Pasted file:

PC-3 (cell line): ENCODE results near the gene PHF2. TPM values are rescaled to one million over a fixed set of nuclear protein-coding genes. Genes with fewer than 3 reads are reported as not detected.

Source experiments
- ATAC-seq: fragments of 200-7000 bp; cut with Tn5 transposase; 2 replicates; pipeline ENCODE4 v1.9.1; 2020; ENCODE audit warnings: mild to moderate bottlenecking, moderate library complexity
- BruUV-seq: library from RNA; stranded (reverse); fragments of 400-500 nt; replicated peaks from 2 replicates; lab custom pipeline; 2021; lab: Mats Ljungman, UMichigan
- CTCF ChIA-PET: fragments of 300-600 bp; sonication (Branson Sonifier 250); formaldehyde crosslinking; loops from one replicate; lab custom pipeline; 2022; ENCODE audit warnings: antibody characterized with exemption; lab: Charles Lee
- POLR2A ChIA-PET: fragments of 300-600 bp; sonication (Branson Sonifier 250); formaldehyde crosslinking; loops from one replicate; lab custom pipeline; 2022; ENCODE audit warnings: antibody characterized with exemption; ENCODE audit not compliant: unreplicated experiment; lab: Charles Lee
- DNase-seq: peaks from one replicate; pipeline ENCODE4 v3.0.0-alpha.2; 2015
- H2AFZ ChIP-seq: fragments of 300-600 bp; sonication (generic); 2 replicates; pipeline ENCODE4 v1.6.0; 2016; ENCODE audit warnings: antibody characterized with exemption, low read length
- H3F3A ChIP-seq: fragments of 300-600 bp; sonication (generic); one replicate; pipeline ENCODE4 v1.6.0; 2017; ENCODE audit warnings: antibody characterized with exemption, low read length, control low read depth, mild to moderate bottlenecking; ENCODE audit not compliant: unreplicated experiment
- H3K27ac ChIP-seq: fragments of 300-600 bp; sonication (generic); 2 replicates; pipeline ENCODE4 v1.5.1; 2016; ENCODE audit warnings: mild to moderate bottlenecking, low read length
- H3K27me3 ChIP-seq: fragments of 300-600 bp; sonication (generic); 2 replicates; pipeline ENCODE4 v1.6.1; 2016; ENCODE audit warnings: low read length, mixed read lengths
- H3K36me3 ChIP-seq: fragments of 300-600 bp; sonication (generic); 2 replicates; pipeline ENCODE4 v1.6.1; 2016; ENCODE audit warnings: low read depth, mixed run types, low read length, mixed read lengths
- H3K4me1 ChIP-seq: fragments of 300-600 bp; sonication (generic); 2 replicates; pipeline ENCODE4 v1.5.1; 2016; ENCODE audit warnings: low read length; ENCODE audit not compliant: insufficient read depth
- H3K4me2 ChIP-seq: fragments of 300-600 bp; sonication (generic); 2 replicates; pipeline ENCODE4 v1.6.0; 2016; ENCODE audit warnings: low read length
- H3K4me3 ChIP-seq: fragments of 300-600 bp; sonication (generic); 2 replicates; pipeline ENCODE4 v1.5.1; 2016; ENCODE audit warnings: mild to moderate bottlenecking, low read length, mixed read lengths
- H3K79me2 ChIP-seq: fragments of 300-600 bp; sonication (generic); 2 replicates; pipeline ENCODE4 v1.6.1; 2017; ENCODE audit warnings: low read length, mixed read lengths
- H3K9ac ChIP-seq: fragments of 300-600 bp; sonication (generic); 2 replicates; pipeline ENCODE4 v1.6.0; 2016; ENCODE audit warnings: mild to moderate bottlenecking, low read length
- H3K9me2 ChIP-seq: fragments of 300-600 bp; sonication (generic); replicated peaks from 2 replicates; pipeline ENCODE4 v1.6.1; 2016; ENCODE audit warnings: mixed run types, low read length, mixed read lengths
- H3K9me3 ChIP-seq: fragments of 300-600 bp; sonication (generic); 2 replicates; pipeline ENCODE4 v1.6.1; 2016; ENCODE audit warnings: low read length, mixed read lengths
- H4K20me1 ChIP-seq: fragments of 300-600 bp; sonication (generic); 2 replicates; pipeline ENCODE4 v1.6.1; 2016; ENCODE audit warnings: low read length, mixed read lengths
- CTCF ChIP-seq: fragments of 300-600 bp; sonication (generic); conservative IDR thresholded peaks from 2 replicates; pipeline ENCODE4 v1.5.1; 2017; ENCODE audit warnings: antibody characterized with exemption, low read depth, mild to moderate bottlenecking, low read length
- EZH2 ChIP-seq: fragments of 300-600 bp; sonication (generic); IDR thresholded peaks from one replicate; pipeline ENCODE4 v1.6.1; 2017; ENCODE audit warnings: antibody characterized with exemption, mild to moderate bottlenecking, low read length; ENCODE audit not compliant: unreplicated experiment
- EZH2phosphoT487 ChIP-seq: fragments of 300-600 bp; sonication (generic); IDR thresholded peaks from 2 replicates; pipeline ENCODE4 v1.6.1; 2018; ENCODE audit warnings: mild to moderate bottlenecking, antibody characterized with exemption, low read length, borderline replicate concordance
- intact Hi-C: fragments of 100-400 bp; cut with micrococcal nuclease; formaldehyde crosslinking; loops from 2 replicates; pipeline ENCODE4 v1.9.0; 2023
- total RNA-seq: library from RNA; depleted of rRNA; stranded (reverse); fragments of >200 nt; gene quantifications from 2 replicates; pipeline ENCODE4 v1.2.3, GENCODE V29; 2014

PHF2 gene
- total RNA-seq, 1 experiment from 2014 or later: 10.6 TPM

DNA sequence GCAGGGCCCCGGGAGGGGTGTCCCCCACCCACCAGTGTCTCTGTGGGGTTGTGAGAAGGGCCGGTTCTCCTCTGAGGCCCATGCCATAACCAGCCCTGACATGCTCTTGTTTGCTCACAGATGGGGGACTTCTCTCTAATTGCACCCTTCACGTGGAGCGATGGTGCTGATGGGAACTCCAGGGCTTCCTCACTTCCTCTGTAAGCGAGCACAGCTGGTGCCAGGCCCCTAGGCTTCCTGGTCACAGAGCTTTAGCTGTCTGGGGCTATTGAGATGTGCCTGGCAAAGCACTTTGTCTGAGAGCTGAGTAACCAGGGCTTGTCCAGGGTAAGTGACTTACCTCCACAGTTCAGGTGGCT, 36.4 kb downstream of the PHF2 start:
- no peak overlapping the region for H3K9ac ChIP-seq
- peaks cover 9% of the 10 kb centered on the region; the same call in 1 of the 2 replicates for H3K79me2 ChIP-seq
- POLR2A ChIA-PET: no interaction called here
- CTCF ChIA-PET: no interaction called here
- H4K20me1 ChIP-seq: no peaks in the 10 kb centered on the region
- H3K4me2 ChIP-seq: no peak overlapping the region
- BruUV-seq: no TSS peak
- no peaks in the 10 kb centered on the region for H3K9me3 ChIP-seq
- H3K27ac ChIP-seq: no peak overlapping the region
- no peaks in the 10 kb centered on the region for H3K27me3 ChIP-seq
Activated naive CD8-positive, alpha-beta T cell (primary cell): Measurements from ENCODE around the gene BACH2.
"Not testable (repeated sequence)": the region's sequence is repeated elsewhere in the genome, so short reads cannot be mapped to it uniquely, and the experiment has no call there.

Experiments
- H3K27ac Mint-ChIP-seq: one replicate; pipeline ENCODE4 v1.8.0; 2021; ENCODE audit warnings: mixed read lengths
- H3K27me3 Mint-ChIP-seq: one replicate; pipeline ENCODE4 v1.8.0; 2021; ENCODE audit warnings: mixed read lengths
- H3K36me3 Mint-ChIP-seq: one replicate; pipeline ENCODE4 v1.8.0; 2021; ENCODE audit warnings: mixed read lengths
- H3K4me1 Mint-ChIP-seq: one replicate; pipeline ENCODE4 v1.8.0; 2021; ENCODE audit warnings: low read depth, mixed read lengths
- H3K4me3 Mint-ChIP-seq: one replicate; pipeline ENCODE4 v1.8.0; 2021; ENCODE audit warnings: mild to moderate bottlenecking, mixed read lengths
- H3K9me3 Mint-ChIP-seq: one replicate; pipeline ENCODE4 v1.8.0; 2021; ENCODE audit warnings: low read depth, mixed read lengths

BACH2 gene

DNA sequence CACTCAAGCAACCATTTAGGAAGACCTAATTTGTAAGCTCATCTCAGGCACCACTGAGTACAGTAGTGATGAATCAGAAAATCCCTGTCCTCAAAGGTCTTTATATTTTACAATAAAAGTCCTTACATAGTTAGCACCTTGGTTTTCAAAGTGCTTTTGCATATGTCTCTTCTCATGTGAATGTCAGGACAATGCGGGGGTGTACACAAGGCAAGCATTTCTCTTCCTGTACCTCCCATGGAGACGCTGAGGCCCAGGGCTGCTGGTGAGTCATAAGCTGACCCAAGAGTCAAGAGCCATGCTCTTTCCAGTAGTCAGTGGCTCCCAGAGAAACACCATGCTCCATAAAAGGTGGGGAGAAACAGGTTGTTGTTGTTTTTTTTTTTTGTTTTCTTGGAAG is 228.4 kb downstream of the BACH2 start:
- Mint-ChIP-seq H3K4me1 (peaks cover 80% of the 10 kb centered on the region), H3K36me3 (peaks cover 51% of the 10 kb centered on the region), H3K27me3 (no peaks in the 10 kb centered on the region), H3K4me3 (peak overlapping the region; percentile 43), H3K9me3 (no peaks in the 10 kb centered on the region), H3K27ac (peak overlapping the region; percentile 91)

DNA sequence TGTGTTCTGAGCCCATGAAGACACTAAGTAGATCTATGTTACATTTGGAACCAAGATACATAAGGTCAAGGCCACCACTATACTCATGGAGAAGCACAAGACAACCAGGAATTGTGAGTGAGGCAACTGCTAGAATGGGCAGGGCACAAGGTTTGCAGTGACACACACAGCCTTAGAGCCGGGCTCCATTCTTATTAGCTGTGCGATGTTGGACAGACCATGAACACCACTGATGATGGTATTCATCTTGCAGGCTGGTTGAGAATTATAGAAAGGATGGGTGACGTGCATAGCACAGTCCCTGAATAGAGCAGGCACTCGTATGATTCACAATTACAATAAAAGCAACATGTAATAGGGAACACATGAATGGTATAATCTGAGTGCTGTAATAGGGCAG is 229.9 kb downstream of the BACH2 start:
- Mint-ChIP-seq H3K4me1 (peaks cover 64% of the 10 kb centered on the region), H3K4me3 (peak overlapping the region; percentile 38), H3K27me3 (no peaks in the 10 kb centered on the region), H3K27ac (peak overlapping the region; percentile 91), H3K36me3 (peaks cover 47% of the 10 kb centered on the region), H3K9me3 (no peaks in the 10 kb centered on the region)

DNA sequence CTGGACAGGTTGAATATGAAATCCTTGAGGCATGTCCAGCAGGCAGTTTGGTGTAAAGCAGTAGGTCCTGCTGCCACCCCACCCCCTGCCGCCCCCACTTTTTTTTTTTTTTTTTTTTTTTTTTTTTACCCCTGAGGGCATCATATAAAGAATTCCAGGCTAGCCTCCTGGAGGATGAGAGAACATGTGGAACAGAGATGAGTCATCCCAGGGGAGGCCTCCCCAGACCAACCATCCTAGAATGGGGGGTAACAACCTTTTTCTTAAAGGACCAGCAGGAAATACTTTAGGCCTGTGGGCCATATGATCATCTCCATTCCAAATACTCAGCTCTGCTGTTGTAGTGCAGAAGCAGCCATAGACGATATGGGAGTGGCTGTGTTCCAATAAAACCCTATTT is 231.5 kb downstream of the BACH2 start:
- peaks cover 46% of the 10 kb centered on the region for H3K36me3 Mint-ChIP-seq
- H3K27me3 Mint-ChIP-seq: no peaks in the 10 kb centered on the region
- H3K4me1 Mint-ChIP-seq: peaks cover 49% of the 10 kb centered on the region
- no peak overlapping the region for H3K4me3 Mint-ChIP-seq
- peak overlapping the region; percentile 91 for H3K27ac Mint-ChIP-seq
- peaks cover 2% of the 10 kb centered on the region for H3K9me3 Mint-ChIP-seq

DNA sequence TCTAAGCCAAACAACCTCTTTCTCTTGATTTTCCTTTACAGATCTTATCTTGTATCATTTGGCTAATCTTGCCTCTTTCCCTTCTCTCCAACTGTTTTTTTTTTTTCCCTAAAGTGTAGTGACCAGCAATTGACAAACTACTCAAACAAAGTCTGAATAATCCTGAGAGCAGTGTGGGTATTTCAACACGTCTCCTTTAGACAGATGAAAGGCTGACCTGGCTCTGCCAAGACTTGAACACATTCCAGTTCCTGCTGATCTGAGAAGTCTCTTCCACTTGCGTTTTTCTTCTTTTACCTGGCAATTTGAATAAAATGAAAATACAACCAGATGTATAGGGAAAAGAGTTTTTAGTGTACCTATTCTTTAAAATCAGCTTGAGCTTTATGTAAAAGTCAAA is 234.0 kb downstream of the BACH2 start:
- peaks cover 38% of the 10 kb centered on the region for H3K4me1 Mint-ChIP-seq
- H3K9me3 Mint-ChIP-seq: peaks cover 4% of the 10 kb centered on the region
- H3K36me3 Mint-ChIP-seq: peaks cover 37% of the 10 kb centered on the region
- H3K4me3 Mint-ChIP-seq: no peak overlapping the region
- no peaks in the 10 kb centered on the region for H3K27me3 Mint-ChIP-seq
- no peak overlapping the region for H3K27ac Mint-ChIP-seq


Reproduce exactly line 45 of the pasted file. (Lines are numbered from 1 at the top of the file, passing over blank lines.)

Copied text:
- H3K4me1 Mint-ChIP-seq: one replicate; pipeline ENCODE4 v1.8.0; 2021; ENCODE audit warnings: low read depth, mixed read lengths